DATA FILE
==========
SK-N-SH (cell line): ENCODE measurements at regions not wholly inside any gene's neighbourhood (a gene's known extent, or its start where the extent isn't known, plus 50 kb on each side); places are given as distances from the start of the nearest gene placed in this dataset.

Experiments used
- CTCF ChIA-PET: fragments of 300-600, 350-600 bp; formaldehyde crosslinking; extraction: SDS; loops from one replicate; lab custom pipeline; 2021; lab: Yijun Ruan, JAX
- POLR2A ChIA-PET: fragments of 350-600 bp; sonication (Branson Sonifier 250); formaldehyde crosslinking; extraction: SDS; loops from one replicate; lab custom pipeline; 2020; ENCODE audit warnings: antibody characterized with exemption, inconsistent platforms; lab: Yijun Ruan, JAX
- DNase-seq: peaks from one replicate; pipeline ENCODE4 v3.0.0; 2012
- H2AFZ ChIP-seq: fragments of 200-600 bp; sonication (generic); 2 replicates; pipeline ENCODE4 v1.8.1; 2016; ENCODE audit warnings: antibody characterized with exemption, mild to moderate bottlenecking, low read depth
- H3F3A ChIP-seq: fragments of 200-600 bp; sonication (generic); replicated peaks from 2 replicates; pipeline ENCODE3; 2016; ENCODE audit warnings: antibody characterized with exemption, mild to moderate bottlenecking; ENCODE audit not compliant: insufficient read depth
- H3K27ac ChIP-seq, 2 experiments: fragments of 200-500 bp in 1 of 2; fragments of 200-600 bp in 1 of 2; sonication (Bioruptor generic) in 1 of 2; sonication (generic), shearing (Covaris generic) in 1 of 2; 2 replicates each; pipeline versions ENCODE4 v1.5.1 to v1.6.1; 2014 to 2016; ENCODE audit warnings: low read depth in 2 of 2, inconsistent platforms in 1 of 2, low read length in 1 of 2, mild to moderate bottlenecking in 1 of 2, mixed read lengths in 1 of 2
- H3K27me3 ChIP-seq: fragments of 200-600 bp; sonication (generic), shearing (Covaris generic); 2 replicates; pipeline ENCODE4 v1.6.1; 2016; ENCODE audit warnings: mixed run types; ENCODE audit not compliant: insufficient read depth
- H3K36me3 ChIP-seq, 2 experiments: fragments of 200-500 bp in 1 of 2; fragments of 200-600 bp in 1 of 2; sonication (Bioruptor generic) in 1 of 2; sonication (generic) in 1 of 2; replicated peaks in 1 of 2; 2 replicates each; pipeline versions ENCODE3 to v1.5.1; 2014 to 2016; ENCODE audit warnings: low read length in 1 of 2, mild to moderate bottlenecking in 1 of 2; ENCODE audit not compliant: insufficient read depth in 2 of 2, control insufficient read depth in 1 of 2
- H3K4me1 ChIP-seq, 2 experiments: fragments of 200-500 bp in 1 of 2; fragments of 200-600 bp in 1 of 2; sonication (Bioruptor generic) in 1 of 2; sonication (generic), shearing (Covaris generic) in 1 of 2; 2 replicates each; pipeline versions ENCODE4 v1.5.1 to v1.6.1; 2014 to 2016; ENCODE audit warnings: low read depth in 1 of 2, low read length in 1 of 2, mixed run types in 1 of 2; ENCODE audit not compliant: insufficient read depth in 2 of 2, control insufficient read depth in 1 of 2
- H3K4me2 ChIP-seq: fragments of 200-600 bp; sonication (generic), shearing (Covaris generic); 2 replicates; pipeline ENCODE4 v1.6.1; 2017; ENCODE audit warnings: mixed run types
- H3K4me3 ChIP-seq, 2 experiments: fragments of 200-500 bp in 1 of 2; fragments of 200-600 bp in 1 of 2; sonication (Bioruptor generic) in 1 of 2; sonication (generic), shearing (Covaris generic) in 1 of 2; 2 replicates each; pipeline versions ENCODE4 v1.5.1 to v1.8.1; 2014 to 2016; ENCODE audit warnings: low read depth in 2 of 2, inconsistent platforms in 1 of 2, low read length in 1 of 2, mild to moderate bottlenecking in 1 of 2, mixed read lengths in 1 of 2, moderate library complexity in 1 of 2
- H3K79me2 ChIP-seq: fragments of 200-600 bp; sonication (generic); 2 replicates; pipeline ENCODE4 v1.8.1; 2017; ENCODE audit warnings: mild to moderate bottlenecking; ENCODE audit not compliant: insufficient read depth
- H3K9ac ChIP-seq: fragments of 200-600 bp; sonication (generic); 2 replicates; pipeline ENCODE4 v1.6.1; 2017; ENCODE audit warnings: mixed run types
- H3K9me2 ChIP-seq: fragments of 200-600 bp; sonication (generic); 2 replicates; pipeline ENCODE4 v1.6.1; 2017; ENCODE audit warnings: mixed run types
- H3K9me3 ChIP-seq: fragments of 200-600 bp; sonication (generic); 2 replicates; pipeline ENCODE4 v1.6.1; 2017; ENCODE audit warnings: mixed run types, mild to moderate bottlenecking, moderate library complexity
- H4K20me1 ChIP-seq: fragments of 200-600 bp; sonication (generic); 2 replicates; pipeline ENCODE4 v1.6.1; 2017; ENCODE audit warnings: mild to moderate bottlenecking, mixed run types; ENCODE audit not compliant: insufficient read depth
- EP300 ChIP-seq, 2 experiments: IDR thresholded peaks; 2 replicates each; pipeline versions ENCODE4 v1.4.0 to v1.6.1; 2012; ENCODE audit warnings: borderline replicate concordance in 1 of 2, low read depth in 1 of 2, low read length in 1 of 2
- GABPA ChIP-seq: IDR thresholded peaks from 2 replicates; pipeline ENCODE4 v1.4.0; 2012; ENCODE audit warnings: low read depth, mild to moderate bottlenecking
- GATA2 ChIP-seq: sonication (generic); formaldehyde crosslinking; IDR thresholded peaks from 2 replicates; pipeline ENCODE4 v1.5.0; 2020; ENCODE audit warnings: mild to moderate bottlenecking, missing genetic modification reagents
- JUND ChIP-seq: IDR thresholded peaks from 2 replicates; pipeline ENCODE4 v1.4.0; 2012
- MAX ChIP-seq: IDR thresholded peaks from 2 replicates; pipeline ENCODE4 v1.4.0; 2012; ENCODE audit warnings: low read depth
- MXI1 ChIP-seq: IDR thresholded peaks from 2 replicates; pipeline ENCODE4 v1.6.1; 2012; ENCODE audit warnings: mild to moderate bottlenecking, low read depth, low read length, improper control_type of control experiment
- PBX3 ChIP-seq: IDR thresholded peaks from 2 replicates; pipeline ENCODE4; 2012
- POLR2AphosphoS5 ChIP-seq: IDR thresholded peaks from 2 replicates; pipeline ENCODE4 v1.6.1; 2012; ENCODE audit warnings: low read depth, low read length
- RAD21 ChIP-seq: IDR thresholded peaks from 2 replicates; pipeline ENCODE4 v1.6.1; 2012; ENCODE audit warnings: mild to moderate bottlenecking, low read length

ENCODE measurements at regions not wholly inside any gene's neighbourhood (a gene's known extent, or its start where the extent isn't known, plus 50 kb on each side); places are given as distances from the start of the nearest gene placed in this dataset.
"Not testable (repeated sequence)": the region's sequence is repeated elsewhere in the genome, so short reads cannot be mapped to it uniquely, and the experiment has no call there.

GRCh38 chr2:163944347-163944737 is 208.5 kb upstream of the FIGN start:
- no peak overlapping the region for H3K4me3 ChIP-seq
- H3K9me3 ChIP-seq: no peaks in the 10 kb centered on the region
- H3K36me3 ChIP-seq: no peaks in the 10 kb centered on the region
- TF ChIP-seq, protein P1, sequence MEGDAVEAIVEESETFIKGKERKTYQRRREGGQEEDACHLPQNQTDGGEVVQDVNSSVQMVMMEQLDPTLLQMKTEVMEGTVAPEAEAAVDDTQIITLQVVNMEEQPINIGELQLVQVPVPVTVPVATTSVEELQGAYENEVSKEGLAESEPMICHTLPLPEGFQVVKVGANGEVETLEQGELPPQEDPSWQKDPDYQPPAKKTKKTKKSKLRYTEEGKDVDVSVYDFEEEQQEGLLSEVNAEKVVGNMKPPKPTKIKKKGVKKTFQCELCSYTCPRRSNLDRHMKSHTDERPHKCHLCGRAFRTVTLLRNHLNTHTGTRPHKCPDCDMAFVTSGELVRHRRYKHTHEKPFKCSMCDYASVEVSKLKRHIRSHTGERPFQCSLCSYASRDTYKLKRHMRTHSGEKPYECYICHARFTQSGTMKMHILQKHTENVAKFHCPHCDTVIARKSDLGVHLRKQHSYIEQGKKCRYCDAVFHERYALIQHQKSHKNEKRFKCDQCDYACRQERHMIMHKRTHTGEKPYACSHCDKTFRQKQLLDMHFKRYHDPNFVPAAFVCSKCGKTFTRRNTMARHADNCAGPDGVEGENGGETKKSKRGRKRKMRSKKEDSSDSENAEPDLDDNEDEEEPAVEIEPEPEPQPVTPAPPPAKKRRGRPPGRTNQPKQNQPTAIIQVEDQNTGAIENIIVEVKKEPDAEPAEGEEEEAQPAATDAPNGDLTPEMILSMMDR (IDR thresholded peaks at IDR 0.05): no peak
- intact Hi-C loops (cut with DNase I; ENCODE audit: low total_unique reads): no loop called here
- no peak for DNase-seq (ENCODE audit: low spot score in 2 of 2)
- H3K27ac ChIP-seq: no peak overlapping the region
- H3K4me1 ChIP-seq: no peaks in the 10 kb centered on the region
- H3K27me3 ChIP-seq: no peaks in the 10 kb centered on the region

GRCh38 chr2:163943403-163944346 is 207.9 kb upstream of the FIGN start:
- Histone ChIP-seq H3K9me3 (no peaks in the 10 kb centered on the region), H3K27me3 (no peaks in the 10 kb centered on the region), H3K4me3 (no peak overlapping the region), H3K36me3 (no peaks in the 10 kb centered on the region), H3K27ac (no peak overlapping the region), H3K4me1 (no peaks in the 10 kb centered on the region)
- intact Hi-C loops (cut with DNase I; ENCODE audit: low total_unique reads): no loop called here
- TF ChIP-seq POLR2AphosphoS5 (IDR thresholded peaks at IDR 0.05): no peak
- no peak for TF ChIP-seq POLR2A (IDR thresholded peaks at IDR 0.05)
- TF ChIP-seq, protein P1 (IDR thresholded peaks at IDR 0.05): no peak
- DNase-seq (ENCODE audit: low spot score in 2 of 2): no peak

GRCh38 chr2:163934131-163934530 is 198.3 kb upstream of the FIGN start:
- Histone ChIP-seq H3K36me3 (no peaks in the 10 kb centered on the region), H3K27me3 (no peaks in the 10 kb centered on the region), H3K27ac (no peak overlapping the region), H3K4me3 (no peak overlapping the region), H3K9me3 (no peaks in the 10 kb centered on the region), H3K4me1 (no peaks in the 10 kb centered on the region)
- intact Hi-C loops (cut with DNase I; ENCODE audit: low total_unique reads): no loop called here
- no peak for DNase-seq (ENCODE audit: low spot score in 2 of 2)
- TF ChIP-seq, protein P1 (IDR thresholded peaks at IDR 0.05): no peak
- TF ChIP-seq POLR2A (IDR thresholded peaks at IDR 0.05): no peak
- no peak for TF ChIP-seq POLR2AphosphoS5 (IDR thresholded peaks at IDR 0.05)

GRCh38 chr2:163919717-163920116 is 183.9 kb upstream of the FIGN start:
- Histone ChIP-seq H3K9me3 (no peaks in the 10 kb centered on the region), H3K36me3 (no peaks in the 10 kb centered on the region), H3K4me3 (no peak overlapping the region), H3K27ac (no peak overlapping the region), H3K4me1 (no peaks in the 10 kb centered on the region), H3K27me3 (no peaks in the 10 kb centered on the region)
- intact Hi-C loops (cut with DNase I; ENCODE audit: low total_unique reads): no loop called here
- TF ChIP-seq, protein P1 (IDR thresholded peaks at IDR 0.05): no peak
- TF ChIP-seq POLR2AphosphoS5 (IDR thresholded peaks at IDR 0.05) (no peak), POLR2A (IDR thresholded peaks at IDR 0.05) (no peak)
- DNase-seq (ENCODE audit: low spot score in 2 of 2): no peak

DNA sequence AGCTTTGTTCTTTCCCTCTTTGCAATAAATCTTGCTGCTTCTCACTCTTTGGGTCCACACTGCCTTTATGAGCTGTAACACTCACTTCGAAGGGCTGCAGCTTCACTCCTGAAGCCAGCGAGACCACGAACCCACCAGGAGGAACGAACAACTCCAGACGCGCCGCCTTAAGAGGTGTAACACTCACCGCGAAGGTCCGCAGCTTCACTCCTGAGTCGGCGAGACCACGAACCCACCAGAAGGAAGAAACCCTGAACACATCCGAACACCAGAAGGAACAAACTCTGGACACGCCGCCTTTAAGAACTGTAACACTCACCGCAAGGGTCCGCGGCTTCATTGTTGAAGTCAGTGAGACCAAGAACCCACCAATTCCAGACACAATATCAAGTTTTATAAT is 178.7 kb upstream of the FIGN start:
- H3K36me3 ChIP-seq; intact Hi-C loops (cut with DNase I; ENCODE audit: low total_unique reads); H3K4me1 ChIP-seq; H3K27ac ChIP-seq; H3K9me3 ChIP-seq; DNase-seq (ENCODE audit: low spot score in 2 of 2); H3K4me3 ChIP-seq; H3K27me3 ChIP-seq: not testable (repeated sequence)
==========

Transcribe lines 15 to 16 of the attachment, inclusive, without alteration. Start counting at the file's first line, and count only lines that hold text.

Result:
- H3K9ac ChIP-seq: fragments of 200-600 bp; sonication (generic); 2 replicates; pipeline ENCODE4 v1.6.1; 2017; ENCODE audit warnings: mixed run types
- H3K9me2 ChIP-seq: fragments of 200-600 bp; sonication (generic); 2 replicates; pipeline ENCODE4 v1.6.1; 2017; ENCODE audit warnings: mixed run types